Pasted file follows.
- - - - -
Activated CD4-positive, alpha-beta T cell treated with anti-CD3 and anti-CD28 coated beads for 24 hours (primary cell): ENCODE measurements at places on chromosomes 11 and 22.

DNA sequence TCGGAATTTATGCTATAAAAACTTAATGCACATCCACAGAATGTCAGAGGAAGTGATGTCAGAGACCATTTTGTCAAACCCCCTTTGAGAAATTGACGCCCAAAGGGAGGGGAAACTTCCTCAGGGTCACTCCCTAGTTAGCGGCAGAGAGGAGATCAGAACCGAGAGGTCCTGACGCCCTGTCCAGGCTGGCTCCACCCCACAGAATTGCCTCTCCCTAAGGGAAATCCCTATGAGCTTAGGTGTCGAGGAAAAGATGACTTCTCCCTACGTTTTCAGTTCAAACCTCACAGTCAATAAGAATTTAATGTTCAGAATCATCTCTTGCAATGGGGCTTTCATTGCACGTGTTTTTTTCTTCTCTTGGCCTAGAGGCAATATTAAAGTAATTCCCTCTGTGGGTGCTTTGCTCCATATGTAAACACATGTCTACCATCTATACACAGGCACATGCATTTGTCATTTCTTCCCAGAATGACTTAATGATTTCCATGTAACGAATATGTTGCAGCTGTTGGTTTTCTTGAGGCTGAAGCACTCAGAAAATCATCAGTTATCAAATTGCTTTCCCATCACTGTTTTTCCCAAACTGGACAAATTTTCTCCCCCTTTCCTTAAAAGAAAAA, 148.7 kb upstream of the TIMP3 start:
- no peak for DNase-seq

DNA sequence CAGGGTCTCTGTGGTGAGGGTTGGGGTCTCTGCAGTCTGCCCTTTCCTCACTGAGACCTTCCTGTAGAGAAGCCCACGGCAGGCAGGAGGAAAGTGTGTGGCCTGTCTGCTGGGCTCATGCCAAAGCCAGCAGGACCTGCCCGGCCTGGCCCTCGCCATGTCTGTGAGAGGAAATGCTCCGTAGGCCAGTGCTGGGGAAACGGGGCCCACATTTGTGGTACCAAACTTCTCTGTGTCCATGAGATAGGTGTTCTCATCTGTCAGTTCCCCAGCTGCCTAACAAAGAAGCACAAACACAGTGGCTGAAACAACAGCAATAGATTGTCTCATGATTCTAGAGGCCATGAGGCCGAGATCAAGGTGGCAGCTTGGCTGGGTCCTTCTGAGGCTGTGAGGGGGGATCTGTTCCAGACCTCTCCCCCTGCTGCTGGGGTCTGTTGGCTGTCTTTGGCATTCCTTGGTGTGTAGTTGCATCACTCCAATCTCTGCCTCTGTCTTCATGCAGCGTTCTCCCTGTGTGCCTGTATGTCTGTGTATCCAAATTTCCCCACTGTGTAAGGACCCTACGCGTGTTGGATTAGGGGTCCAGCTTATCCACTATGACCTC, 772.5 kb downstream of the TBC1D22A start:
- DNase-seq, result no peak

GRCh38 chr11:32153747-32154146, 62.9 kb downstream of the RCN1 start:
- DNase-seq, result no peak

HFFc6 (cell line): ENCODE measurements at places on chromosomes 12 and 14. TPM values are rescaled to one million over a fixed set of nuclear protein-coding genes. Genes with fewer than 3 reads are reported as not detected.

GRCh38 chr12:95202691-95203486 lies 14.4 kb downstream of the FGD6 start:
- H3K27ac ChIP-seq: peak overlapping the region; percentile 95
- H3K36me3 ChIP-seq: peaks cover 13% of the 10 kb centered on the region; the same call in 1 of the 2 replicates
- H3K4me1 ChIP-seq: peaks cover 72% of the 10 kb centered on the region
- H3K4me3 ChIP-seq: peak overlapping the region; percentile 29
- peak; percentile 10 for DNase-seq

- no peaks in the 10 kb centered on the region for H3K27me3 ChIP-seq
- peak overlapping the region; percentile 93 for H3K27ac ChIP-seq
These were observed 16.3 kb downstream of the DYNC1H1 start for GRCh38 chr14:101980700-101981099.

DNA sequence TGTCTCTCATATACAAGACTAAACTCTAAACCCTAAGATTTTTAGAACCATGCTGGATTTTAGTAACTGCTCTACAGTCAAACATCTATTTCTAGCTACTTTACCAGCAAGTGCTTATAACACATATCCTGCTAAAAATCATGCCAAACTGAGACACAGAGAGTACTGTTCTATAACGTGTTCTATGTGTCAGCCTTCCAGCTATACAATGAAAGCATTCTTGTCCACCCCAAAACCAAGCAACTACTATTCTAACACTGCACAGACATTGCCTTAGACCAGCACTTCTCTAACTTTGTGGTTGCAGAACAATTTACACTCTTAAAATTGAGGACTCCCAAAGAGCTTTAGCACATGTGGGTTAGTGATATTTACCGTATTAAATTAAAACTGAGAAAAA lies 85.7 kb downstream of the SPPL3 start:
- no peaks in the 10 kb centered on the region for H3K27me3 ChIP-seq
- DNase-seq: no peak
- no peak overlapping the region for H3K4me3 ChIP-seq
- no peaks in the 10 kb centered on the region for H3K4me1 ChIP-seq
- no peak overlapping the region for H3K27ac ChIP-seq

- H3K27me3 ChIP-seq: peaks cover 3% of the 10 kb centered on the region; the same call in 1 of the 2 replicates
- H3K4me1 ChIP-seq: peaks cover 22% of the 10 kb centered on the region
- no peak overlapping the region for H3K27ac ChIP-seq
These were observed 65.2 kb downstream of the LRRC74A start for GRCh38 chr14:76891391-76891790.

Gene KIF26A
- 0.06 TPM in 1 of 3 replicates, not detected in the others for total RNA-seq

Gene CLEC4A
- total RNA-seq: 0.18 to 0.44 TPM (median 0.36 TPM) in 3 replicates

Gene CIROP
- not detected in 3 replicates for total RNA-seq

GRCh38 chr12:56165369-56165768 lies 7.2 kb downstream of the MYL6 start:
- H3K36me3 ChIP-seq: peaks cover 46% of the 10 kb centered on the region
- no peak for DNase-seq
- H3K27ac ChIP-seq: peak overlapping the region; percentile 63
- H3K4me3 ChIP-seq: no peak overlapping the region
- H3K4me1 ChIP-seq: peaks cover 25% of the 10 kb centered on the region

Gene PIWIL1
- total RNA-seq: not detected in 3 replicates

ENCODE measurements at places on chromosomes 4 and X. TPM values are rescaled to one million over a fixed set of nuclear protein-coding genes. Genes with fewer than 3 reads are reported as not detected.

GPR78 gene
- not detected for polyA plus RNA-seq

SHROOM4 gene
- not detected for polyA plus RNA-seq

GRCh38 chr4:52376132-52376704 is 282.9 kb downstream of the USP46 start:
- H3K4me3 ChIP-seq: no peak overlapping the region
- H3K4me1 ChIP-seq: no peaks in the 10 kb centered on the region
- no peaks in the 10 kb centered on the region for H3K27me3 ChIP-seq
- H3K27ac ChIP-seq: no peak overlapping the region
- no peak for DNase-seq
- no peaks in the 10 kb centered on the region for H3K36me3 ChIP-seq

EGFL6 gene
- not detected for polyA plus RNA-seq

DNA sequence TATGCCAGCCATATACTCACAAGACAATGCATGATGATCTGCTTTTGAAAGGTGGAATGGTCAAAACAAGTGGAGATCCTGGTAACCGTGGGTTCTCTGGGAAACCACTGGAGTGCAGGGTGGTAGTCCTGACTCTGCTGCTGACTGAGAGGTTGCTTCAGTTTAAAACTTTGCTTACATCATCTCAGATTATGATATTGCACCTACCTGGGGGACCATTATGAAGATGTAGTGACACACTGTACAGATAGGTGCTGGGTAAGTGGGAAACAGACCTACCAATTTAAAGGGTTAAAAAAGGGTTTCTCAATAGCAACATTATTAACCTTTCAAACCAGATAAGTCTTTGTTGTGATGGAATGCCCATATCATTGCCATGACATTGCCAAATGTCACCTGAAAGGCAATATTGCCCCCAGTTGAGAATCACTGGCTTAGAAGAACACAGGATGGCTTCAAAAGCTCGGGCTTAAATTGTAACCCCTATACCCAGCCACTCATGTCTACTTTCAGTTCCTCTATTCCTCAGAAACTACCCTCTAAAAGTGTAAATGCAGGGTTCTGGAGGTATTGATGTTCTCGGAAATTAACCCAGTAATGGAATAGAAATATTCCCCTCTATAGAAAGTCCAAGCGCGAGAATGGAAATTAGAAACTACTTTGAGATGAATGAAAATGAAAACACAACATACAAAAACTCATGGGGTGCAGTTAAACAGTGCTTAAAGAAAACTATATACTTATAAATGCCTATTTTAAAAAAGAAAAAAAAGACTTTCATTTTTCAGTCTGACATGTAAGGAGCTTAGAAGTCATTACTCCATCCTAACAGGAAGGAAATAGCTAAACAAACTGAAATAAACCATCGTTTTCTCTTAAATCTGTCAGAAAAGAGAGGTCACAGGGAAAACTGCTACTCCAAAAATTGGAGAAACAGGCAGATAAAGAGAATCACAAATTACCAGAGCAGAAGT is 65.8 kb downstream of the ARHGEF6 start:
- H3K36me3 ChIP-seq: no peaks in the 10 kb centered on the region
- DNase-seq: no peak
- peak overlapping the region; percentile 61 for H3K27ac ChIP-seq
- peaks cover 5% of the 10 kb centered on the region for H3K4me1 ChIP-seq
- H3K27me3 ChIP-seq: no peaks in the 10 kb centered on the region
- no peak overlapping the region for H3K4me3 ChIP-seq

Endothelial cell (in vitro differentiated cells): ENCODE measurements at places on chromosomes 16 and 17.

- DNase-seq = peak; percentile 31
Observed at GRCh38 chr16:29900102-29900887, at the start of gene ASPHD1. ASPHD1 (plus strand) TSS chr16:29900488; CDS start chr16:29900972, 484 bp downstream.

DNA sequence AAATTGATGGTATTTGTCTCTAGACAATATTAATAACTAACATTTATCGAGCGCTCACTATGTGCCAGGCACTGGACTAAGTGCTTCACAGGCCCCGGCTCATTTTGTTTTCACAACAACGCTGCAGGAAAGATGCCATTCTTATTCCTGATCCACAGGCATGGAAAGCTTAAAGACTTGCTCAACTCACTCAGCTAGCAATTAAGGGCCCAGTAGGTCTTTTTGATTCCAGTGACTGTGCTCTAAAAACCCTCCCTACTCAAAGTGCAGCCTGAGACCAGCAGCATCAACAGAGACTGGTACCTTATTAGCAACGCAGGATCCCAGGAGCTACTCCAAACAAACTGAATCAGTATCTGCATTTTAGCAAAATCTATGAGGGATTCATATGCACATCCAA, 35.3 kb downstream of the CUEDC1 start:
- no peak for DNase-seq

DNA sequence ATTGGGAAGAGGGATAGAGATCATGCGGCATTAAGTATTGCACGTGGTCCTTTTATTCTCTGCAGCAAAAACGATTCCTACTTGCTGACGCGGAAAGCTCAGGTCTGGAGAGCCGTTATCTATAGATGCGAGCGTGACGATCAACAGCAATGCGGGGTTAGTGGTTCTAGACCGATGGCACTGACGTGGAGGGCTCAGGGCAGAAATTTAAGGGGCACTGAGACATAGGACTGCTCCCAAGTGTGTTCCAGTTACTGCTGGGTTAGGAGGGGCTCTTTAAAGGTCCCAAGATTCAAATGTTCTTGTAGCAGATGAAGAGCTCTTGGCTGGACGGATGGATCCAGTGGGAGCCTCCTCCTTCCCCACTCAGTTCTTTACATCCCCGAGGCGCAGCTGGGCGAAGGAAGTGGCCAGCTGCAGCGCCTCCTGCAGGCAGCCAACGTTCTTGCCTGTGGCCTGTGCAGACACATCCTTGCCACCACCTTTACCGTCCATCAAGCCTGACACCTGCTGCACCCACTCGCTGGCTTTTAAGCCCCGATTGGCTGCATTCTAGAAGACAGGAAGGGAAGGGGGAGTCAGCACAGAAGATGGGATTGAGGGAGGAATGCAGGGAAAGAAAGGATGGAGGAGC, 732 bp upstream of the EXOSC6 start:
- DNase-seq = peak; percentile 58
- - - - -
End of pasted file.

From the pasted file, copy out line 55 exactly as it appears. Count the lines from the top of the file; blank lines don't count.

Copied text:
- not detected for polyA plus RNA-seq